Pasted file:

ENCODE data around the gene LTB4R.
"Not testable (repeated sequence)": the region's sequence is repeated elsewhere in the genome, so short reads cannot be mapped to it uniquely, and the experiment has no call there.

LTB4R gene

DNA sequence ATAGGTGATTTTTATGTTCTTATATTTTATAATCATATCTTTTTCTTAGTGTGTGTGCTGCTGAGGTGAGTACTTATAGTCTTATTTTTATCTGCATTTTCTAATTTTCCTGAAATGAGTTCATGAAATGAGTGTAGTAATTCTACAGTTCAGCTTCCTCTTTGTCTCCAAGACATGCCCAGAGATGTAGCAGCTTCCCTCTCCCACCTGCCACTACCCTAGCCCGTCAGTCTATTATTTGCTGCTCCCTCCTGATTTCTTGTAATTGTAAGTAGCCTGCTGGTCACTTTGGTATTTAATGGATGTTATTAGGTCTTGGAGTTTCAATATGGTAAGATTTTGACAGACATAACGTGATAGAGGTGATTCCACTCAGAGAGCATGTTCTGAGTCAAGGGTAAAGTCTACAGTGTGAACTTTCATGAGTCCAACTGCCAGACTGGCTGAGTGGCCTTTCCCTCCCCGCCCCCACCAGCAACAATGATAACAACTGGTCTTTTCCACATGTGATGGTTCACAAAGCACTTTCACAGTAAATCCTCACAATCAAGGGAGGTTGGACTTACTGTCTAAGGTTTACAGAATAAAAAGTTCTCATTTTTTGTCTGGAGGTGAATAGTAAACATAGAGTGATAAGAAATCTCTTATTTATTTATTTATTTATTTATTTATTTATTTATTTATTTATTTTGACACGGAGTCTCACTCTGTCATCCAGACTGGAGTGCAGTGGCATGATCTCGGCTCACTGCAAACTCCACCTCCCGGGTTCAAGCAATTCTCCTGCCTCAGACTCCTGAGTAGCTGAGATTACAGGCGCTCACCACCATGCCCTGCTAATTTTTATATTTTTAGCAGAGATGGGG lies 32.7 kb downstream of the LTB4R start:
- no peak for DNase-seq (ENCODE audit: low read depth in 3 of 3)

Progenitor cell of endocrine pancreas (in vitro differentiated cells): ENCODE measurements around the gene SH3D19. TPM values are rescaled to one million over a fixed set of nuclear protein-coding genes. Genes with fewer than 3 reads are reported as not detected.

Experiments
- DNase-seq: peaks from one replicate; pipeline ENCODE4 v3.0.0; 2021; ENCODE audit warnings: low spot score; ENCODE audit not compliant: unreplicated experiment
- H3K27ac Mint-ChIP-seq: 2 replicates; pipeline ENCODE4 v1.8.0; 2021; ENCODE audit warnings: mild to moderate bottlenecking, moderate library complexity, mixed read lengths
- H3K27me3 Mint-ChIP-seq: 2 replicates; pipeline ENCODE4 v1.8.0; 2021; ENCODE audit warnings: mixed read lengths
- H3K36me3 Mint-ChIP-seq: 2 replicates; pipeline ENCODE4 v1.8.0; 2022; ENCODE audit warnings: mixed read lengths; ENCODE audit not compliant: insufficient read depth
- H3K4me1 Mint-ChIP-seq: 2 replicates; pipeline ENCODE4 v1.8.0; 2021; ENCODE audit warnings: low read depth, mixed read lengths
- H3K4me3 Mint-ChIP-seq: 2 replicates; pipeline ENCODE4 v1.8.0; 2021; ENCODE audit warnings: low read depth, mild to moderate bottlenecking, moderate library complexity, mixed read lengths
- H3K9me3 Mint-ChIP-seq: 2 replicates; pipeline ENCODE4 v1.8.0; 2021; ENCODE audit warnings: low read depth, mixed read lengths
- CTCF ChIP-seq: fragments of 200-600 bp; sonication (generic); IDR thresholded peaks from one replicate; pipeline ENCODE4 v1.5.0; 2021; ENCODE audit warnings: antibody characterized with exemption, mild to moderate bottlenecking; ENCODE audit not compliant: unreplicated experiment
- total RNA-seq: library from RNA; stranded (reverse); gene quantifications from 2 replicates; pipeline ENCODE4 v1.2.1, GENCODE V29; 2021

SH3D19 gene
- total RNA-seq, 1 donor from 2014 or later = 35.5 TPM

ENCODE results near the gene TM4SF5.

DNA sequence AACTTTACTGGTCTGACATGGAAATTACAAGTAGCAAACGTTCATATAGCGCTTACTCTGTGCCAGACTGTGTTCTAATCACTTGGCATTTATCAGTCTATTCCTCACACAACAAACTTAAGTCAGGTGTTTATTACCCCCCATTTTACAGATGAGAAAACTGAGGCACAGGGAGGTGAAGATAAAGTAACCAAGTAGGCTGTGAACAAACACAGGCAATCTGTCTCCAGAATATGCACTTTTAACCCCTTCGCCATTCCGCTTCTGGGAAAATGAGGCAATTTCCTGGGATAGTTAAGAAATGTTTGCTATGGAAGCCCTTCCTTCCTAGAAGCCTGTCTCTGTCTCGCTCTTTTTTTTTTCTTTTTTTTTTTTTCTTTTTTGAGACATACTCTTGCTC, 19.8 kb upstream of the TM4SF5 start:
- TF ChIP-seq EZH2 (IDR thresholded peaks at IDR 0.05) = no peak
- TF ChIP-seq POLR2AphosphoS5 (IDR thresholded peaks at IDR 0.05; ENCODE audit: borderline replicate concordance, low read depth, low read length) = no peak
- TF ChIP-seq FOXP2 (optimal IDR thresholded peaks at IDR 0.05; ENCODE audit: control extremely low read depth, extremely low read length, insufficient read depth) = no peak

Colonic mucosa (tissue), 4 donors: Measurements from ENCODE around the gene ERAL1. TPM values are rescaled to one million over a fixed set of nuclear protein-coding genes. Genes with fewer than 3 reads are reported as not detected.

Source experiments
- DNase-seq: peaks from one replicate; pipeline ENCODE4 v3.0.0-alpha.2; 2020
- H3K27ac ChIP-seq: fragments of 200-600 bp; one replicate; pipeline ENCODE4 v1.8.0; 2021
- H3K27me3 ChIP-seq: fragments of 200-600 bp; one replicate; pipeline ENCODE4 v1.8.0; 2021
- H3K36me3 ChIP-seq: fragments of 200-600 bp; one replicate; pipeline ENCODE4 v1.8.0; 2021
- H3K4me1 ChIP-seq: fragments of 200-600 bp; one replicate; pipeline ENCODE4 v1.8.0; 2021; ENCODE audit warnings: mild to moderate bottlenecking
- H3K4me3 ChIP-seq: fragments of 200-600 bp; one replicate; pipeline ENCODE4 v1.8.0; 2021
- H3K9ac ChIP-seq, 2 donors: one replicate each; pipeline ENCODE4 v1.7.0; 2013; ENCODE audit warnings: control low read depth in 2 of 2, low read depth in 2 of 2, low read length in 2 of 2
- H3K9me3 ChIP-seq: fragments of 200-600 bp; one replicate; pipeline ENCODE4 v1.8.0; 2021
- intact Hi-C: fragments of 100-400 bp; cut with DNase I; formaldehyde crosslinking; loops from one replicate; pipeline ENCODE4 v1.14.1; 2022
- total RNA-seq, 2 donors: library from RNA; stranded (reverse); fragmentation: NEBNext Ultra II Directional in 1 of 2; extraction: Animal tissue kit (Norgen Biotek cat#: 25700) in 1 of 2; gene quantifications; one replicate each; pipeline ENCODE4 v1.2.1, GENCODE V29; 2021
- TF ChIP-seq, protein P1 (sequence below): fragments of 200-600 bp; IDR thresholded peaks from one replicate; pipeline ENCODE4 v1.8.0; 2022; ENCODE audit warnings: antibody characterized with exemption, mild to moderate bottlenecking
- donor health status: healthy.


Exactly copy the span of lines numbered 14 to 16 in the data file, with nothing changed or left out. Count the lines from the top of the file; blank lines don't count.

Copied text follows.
- H3K9me3 Mint-ChIP-seq: 2 replicates; pipeline ENCODE4 v1.8.0; 2021; ENCODE audit warnings: low read depth, mixed read lengths
- CTCF ChIP-seq: fragments of 200-600 bp; sonication (generic); IDR thresholded peaks from one replicate; pipeline ENCODE4 v1.5.0; 2021; ENCODE audit warnings: antibody characterized with exemption, mild to moderate bottlenecking; ENCODE audit not compliant: unreplicated experiment
- total RNA-seq: library from RNA; stranded (reverse); gene quantifications from 2 replicates; pipeline ENCODE4 v1.2.1, GENCODE V29; 2021